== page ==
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Re: Marklin 2-10-0

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  • dpstripe
    Michael, Thanks for the information. I figured that that would be the direction that I would have to go. I just figured it wouldn t hurt to ask. My first
    Message 1 of 5 , Mar 25, 2002
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      Michael,
      Thanks for the information. I figured that that would be the
      direction that I would have to go. I just figured it wouldn't hurt to
      ask. My first thought was to add an "undriven" set of wheels on the
      back of a Mikado and just make new push rods. But, as you know, there
      isn't enough room to put the axle through without trashing the motor.
      Thanks again for the information. Looks like I'll be making a decapod
      junior.
      Dan
      --- In z_scale@y..., Bahls@t... wrote:
      > Hello Dan,
      >
      > your question is not that bizarre!
      >
      > Indeed all the 2-10-0s and the 2-10-2 tank loco use the same
      chassis. If you
      > want to build a PRR L1 or L1s, you will have to face some
      compromises as the
      > wheel diameter. The Z 52's wheel diameter is 6 mm; whilst your L1
      has 62", which
      > makes 7,16 mm. The next bigger Z wheel diameter from the 24 or 41
      would be far
      > better suited, as it has 7 mm - but it does not fit into the
      chassis due to
      > several reasons.
      > As well it would lead to nothing "lengthening" a 24 or 41 chassis,
      because your
      > L1 has 22'8" wheelbase, which is 31,3 mm in Z scale. The 41
      wheelbase,
      > lengthened to five axles would come out at 37 mm.
      >
      > I think a fine solution would be to "shrink" the loco shell (which
      you will want
      > to build yourself) to match the overall proportions.
      >
      > Hope that helps. I wish you success!
      >
      > Cheers,
      >
      > Michael
      >
      > the steamlocospeZialist
      >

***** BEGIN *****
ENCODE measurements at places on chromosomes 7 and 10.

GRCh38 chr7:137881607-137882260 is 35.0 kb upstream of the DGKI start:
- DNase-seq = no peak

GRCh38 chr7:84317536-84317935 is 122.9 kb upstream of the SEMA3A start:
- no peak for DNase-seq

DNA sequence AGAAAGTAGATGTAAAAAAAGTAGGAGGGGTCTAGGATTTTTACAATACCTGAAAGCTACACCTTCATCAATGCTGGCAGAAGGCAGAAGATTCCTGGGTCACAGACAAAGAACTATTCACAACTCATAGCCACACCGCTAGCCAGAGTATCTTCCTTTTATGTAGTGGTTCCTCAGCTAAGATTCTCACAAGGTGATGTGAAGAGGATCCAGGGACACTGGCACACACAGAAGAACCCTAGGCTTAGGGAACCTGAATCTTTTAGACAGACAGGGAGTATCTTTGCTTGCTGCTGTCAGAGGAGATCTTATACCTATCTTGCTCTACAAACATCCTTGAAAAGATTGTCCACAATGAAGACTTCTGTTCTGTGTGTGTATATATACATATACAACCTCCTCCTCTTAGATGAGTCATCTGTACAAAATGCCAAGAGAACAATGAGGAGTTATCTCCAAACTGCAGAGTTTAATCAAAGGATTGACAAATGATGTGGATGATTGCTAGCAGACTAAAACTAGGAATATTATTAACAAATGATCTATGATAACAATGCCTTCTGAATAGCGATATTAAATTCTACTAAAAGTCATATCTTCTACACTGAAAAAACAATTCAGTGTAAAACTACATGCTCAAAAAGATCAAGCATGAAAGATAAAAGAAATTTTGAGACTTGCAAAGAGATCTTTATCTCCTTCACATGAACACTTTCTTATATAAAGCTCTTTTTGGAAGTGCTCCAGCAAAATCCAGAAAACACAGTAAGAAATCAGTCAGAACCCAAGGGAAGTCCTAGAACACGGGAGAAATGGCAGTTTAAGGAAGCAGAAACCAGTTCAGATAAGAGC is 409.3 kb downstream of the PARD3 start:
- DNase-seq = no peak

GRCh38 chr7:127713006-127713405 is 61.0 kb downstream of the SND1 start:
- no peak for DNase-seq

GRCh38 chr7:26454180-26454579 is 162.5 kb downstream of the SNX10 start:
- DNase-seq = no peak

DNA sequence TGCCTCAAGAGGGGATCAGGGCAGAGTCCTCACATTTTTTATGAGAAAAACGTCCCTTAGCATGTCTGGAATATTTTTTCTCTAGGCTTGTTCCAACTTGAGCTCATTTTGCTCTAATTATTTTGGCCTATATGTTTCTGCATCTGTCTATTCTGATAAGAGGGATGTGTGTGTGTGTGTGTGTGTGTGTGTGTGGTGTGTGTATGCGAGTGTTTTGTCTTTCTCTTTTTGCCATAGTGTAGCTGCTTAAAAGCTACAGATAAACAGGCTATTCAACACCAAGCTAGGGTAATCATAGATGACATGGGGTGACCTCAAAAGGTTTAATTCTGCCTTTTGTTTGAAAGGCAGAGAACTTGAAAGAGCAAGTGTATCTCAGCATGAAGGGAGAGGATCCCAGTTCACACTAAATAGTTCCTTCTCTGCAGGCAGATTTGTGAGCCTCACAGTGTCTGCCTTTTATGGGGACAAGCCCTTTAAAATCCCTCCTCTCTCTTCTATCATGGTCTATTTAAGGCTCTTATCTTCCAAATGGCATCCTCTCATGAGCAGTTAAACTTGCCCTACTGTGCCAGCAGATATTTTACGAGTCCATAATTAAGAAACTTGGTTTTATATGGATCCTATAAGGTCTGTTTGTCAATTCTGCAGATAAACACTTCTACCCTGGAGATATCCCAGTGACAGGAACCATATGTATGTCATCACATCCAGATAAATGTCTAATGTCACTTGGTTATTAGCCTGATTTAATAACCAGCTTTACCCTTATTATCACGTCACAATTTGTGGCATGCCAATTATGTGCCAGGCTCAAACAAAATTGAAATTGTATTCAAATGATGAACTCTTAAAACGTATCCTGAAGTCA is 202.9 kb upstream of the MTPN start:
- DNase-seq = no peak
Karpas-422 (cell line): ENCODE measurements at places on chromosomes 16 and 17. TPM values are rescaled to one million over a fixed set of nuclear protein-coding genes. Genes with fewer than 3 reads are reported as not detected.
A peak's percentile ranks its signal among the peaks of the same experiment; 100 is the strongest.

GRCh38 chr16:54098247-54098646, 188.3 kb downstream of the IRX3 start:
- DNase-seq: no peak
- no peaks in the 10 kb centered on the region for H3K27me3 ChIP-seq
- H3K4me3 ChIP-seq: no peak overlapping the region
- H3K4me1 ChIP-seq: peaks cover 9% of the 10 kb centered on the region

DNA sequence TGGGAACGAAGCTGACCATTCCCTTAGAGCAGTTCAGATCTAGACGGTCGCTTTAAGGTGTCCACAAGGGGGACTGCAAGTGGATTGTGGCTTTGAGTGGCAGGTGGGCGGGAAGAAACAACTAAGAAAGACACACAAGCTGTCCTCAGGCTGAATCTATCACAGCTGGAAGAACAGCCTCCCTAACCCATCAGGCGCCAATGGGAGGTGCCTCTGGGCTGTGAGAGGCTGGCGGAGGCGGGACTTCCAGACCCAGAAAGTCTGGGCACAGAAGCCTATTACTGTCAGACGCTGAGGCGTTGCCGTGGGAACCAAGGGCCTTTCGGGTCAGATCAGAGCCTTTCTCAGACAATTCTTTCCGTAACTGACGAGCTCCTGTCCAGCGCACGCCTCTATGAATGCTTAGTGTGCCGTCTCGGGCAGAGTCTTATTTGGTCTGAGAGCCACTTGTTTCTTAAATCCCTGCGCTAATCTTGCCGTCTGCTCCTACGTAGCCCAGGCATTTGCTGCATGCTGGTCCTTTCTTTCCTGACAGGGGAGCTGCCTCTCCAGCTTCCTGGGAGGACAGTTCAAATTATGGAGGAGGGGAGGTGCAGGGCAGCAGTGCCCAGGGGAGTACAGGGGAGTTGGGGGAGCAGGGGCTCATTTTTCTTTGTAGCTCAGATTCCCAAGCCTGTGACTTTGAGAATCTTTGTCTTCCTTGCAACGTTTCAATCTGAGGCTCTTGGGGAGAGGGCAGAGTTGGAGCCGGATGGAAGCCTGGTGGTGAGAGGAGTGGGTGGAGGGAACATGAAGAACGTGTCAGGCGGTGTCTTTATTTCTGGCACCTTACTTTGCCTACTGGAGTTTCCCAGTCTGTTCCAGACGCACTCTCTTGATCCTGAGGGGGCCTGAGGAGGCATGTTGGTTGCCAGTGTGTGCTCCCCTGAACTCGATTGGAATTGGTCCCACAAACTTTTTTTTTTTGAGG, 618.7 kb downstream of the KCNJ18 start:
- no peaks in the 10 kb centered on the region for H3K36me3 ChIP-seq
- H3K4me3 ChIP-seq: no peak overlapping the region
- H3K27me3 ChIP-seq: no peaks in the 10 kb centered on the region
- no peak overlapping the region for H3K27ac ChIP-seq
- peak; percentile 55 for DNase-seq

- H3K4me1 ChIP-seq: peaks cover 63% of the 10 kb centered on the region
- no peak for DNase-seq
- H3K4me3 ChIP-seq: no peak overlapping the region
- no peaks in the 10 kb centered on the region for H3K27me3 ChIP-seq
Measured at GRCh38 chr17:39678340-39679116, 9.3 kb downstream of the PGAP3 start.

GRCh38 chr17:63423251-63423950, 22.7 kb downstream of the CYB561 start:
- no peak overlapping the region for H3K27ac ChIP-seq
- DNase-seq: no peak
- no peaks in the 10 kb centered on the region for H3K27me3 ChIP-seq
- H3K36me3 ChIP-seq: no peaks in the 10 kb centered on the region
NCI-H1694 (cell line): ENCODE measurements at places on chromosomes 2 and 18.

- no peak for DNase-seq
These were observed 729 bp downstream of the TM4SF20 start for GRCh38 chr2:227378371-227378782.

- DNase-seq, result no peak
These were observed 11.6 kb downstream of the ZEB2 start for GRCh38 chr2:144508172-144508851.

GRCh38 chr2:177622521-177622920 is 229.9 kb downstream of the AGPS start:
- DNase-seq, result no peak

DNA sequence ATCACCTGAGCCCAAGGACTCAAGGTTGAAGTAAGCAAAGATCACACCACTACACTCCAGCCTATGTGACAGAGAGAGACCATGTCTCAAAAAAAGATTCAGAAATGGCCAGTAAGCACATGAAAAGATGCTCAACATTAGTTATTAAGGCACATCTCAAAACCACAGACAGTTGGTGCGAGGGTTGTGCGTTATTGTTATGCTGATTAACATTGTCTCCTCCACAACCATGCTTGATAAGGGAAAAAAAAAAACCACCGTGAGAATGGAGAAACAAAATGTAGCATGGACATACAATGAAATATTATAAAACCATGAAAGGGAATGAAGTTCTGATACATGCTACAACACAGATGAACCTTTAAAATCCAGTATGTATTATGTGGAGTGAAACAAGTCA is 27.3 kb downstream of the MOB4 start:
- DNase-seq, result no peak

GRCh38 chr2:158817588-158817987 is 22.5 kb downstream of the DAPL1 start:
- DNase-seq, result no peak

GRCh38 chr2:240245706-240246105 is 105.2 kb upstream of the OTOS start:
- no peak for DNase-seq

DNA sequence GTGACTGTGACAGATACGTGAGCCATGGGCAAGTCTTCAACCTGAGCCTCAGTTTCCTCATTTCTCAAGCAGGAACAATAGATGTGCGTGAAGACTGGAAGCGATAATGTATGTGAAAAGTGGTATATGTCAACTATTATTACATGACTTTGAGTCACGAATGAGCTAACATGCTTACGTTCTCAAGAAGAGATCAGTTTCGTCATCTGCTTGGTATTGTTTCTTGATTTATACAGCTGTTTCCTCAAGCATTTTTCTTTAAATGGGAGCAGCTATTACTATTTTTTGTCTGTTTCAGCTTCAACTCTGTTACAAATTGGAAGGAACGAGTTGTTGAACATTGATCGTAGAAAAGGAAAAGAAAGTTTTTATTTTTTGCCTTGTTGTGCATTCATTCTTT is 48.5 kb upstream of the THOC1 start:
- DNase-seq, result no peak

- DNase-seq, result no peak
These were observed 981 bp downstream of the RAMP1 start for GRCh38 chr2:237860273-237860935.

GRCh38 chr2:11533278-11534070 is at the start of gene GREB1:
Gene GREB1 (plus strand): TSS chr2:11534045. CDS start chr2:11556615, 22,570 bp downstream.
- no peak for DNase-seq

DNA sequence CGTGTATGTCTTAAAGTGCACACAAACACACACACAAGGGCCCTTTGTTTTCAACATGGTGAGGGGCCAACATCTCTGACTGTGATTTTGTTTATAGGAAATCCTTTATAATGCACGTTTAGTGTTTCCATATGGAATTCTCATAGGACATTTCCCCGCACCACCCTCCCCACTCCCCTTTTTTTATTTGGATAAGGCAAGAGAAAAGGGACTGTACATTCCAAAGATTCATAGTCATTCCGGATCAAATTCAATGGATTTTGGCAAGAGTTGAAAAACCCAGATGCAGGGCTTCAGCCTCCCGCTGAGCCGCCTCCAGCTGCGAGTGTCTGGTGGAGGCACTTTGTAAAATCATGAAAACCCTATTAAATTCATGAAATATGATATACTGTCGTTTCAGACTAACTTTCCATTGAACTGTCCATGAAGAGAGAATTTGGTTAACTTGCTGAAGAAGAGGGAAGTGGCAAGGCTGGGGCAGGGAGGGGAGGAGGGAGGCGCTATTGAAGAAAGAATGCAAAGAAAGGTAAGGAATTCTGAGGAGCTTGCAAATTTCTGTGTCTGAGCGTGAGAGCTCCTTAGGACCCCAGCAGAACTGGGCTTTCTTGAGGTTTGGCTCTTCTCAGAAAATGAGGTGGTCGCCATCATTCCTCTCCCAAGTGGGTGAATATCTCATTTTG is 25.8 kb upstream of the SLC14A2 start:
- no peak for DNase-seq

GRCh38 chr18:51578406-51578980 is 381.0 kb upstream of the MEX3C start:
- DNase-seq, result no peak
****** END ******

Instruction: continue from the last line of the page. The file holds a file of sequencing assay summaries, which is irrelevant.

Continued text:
>
      > dpstripe schrieb:
      > > This is sort of a bizarre question. It goes out to anyone with
      > > knowledge of Marklin's 88836 DRG class 52. Is that the same 2-10-
      0
      > > chassis (drive components, etc) that is used on for the 81360
      > > snowplow set? I am thinking of modeling a PRR Decapod (2-10-0),
      but
      > > it would be easier to steal the drive mechanism from another
      loco. I
      > > would need a loco about as long as a Mikado, so the one from the
      > > snowplow set is much too small. I doubt that Marklin would make
      many
      > > different class 2-10-0s, so right now, it's just a dream. Thanks.
      > > Dan
    • jfaust_42
      I m testing a recently-purchased Marklin 2-10-0 (with tender), #88121. It s been giving some trouble in operation, so I oiled the gears a bit, checked for
      Message 2 of 5 , Nov 13, 2013
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        I'm testing a recently-purchased Marklin 2-10-0 (with tender), #88121. It's been giving some trouble in operation, so I oiled the gears a bit, checked for debris in the drivetrain (none found), and put power to it.

        Based on experience with my N scale locomotives, I would have expected a current draw of maybe 200mA or so. At 6 volts, I was measuring more like 400mA. Is that a reasonable current draw for a loco like this?

        Thanks.

        --Jeff
      • BAZ
        That s too high, but I ve seen it several times before. If it is not binding, then the brushes may be worn too far or misaligned (there is a sweet spot and its
        Message 3 of 5 , Nov 13, 2013
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          That's too high, but I've seen it several times before. If it is not binding, then the brushes may be worn too far or misaligned (there is a sweet spot and its not easy to change). Or, the commutator is full of crud.

          You need to get the motor out of the chassis, generally easy to do.


          Jeff

          Sent 'from the road'

          On Nov 13, 2013, at 7:14 PM, <jfaust42@...> wrote:

           

          I'm testing a recently-purchased Marklin 2-10-0 (with tender), #88121. It's been giving some trouble in operation, so I oiled the gears a bit, checked for debris in the drivetrain (none found), and put power to it.

          Based on experience with my N scale locomotives, I would have expected a current draw of maybe 200mA or so. At 6 volts, I was measuring more like 400mA. Is that a reasonable current draw for a loco like this?

          Thanks.

          --Jeff

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